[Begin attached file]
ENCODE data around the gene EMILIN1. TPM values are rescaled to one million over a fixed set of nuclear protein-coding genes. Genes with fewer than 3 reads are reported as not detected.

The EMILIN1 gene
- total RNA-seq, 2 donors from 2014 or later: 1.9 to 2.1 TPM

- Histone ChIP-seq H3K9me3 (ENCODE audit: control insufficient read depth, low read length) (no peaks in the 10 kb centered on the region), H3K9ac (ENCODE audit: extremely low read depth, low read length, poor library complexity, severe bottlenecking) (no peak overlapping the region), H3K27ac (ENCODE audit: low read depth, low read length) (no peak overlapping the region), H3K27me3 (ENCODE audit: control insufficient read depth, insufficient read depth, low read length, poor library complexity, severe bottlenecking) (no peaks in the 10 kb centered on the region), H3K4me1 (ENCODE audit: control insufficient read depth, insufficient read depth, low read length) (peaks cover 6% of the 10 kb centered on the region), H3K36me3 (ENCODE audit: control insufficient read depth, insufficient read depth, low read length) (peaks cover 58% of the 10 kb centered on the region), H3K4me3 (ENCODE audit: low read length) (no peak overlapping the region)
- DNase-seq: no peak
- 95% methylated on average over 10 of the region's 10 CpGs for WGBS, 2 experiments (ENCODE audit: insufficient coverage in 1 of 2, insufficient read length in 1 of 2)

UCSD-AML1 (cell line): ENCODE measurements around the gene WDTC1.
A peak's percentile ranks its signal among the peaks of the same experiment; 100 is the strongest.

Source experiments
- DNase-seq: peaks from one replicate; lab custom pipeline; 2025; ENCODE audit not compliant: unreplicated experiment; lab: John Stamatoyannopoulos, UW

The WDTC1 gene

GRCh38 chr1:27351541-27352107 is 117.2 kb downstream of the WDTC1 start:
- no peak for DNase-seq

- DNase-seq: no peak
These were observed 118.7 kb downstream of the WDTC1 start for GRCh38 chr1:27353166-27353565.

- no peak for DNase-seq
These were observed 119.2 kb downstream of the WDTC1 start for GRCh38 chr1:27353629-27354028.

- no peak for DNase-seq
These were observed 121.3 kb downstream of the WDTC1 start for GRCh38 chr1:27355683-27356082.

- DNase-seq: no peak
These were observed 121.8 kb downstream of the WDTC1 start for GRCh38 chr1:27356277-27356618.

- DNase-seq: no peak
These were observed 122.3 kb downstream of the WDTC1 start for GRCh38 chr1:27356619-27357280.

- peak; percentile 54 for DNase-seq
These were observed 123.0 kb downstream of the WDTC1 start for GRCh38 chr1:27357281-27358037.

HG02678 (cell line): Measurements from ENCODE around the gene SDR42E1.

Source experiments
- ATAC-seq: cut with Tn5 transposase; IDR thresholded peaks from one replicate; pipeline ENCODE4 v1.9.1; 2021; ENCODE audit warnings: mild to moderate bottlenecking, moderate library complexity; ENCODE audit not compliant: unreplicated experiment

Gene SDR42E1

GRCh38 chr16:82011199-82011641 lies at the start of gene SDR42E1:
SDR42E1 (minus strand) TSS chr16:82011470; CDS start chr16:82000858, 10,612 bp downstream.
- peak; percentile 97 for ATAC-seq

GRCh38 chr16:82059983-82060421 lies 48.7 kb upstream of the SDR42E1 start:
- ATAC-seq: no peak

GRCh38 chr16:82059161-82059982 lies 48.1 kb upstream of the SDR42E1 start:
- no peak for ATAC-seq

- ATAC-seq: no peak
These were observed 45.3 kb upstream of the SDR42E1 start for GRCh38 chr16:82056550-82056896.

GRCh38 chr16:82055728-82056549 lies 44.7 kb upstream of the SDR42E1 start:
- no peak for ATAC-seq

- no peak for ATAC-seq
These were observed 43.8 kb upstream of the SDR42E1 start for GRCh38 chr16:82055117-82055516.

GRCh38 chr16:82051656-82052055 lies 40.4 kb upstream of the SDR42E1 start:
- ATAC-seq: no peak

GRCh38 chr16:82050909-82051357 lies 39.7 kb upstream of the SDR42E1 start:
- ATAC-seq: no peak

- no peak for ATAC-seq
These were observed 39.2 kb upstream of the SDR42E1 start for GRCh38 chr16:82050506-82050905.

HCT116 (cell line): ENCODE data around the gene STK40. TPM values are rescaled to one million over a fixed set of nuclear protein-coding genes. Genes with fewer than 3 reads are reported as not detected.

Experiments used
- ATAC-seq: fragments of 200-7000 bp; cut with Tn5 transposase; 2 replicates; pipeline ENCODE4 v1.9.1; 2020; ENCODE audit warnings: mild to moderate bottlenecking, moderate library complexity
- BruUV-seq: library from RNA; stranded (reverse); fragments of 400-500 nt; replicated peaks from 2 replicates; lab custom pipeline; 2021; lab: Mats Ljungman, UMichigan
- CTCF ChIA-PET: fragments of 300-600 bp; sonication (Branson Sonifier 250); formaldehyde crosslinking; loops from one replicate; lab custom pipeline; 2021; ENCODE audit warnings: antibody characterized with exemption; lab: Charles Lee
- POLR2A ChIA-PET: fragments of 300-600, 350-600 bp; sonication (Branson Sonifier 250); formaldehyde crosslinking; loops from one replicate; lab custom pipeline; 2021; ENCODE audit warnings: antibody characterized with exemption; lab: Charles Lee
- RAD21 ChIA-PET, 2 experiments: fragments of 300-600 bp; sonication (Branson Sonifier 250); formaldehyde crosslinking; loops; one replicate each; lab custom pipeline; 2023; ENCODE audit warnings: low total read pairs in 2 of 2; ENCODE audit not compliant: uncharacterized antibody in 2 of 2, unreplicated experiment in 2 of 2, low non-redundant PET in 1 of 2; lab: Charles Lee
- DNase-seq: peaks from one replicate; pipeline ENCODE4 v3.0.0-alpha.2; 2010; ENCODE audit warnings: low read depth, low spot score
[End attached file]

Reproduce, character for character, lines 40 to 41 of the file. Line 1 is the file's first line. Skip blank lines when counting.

- no peak for ATAC-seq

- no peak for ATAC-seq